Jazz Pianist Carmen Staaf Treats Honoka’a High School Band to Performance and Music Lecture

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The walls of Honoka’a High’s band room are lined with photos of iconic musicians that have stopped by over the years. Folks like Dave Benot, Marcia Ball, Joshua Redman, and bluesman Johnny Nicholas have shared tips about a music career, and Nicholas even did a brief tour of the Big Island with the school’s Grammy-winning jazz band. Ask any of the students who’ve passed Mr. Washburn’s class, and they’ll tell what a great experience it was.

Band Director Gary Washburn is a dedicated teacher and accomplished jazz artist. He organized the Honokaa High Jazz Band in 1988, and in 2011, he received the Claes Nobel Educator of Distinction Award from the National Society of High School Scholars.

Carmen Staaf Trio at the Kahilu Theatre

Last Monday, in participation with the Kahilu Theatre’ Student Outreach Program, Washburn’s afternoon band class got a visit from jazz pianist Carmen Staaf. Staaf is the music director for jazz singer Dee Dee Bridgewater, has played with a stack of big names in New York, was educated at the New England Conservatory, teaches at Berklee, and has led master classes around the globe. Her past major performances have included the Playboy Jazz Festival in a two-piano setting with  legends Herbie Hancock and Wayne Shorter, Jazz at Lincoln Center with Wynton Marsalis and the Lincoln Center Jazz Orchestra, and the Kennedy Center alongside Kenny Barron and Fred Hersch. Last Saturday, her trio, featuring Allison Miller (drums), and Tony Scheer (bass), played an incredible set at the Kahilu. Staaf has plans to return to the Big Island next February with the Leela Dance Collective for another concert at the Kahilu Theatre.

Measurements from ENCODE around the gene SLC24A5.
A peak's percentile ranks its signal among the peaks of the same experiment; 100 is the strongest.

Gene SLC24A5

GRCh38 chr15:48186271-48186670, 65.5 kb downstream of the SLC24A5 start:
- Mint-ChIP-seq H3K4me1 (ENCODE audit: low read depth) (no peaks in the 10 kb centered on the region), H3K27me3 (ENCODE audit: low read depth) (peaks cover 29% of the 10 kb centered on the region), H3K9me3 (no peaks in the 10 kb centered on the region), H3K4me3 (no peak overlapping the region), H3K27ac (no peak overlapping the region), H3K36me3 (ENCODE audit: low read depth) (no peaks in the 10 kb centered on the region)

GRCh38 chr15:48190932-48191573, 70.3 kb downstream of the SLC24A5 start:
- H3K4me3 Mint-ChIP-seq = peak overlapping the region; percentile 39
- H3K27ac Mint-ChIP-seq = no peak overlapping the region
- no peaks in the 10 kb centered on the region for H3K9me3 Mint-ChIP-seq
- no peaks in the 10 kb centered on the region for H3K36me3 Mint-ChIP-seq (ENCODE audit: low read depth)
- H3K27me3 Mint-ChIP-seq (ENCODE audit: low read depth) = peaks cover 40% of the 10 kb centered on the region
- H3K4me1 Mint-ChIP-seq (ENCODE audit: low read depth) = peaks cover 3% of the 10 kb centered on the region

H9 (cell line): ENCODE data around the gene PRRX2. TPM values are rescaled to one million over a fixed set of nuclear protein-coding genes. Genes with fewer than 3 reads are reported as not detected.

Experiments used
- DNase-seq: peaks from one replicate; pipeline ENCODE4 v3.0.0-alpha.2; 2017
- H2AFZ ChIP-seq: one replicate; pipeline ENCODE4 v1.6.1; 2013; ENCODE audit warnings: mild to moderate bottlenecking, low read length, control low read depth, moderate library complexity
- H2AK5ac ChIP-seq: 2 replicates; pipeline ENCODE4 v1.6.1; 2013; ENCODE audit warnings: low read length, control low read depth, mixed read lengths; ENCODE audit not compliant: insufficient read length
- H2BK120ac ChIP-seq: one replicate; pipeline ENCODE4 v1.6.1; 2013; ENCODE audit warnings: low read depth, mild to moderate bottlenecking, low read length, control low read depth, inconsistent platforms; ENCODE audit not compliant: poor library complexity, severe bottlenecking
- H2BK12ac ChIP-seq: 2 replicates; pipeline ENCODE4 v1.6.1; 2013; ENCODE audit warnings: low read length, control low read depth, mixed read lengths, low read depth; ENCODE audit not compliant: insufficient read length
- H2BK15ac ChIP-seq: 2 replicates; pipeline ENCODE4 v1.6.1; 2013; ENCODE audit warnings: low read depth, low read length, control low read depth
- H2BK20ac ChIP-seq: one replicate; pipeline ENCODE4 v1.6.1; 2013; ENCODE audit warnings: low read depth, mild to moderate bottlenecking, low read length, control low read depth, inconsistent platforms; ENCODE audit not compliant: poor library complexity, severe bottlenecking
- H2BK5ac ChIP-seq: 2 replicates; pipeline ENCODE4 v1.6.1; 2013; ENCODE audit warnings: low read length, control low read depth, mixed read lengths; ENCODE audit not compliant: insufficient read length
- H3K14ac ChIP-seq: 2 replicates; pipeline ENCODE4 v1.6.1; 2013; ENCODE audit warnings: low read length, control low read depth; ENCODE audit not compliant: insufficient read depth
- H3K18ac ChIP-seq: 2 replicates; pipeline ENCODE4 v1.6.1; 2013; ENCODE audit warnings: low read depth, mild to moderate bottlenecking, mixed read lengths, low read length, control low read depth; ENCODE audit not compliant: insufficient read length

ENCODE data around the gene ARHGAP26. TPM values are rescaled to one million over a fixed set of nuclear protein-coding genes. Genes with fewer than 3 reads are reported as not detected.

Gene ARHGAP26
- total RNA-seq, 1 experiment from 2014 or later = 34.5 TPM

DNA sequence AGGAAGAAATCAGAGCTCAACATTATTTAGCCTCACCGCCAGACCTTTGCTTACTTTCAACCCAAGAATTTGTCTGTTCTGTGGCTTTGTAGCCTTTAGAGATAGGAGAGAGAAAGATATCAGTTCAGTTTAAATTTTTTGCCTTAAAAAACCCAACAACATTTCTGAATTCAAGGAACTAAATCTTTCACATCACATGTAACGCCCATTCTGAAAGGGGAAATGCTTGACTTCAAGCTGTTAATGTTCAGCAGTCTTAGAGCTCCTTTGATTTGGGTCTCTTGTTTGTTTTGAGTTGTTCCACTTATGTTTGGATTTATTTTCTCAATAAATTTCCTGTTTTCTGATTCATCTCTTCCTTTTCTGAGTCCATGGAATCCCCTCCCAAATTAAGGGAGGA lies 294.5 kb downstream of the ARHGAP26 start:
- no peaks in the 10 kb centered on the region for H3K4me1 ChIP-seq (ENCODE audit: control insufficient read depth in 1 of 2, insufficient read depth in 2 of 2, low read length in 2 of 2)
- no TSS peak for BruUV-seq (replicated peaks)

After hearing the Honokaa High School band play “Wednesday Night Prayer Meeting,” a classic by Charles Mingus, Staaf said she was impressed with the large ensemble’s dynamics and solid timing. For learning how to improvise with a jazz solo, Staaf suggested listening to Ella Fitzgerald’s scatting techniques. “She was a wonderful vocalist who was known for scat singing and able to improvise jazz solos just using her voice,” said Staaf. “If you want to improvise with jazz – sing along with Ella, and you can’t go wrong.”

The pianist also recommended listening to Errol Garner – “He’s one of my ‘desert island disc’ heroes!” Staaf raved. She also suggested that the students try transcribing solos or favorite melodies. “It’s so good for your musicianship,” she added.

Staaf took a round of questions next. One student wanted to know if she knew any jazz guitarists. She named off Bill Fresell, Kurt Rosenwinkel, and Jim Hall as some of her favorites. Staaf then stepped over to the piano and asked students to guess the name of the Thelonious Monk tune she was playing. “I Mean You,” shouted one student. After her performance several students gave her a hug and said they looked forward to her return to the island.

After her short stay on the Big Island, Staaf returns to the east coast for gigs in Boston and New York.

My thanks to the Kahilu Theatre, Gary Washburn, and Honokaa High School for their assistance with this article.


To lean more about Carmen Staaf’s music and tours, visit her website.

Keep up with the Honokaa Dragon Jazz Band on their Facebook page: https://www.facebook.com/honokaajazzband/


Steve Roby is a music journalist, an L.A. Times bestselling author, and a Big Island filmmaker. He’s been featured in the NY Times, Rolling Stone, and Billboard Magazine. Roby is also the Managing Editor of Big Island Music Magazine.

Photos/video: Steve Roby. Featured image: Gary Washburn and Carmen Staaf.

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